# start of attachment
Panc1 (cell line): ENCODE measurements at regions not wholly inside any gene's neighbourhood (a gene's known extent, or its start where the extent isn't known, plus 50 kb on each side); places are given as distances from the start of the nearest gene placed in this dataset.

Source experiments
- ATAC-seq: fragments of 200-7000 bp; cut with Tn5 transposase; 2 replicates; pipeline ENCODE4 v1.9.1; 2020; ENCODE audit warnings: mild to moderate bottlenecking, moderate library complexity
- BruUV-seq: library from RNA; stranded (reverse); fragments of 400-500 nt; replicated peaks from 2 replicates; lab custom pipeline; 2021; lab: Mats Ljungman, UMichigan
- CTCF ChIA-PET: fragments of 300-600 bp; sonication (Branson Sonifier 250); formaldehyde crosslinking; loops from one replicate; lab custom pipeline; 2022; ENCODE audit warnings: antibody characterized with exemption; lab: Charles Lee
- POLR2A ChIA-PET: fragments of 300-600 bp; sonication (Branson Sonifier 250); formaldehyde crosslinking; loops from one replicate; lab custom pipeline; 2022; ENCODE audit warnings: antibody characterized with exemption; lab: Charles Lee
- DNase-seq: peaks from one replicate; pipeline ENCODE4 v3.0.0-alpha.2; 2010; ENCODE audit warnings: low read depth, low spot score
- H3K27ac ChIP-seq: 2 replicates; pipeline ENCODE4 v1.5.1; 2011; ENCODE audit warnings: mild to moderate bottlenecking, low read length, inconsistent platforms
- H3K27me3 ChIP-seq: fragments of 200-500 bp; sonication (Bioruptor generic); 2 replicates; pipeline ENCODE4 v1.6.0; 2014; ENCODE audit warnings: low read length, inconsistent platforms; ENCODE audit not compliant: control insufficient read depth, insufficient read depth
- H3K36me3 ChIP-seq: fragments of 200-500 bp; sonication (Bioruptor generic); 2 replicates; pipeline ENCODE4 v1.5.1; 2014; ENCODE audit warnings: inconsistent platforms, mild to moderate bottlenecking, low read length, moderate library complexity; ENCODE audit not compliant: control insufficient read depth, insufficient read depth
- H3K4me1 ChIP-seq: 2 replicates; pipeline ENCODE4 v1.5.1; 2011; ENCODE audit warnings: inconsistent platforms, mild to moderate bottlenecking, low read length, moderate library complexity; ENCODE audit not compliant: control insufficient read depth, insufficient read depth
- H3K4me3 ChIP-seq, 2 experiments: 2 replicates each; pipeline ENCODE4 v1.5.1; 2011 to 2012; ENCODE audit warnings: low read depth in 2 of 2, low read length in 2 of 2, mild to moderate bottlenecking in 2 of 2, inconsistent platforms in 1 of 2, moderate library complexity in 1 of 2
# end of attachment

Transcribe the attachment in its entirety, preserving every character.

Panc1 (cell line): ENCODE measurements at regions not wholly inside any gene's neighbourhood (a gene's known extent, or its start where the extent isn't known, plus 50 kb on each side); places are given as distances from the start of the nearest gene placed in this dataset.

Source experiments
- ATAC-seq: fragments of 200-7000 bp; cut with Tn5 transposase; 2 replicates; pipeline ENCODE4 v1.9.1; 2020; ENCODE audit warnings: mild to moderate bottlenecking, moderate library complexity
- BruUV-seq: library from RNA; stranded (reverse); fragments of 400-500 nt; replicated peaks from 2 replicates; lab custom pipeline; 2021; lab: Mats Ljungman, UMichigan
- CTCF ChIA-PET: fragments of 300-600 bp; sonication (Branson Sonifier 250); formaldehyde crosslinking; loops from one replicate; lab custom pipeline; 2022; ENCODE audit warnings: antibody characterized with exemption; lab: Charles Lee
- POLR2A ChIA-PET: fragments of 300-600 bp; sonication (Branson Sonifier 250); formaldehyde crosslinking; loops from one replicate; lab custom pipeline; 2022; ENCODE audit warnings: antibody characterized with exemption; lab: Charles Lee
- DNase-seq: peaks from one replicate; pipeline ENCODE4 v3.0.0-alpha.2; 2010; ENCODE audit warnings: low read depth, low spot score
- H3K27ac ChIP-seq: 2 replicates; pipeline ENCODE4 v1.5.1; 2011; ENCODE audit warnings: mild to moderate bottlenecking, low read length, inconsistent platforms
- H3K27me3 ChIP-seq: fragments of 200-500 bp; sonication (Bioruptor generic); 2 replicates; pipeline ENCODE4 v1.6.0; 2014; ENCODE audit warnings: low read length, inconsistent platforms; ENCODE audit not compliant: control insufficient read depth, insufficient read depth
- H3K36me3 ChIP-seq: fragments of 200-500 bp; sonication (Bioruptor generic); 2 replicates; pipeline ENCODE4 v1.5.1; 2014; ENCODE audit warnings: inconsistent platforms, mild to moderate bottlenecking, low read length, moderate library complexity; ENCODE audit not compliant: control insufficient read depth, insufficient read depth
- H3K4me1 ChIP-seq: 2 replicates; pipeline ENCODE4 v1.5.1; 2011; ENCODE audit warnings: inconsistent platforms, mild to moderate bottlenecking, low read length, moderate library complexity; ENCODE audit not compliant: control insufficient read depth, insufficient read depth
- H3K4me3 ChIP-seq, 2 experiments: 2 replicates each; pipeline ENCODE4 v1.5.1; 2011 to 2012; ENCODE audit warnings: low read depth in 2 of 2, low read length in 2 of 2, mild to moderate bottlenecking in 2 of 2, inconsistent platforms in 1 of 2, moderate library complexity in 1 of 2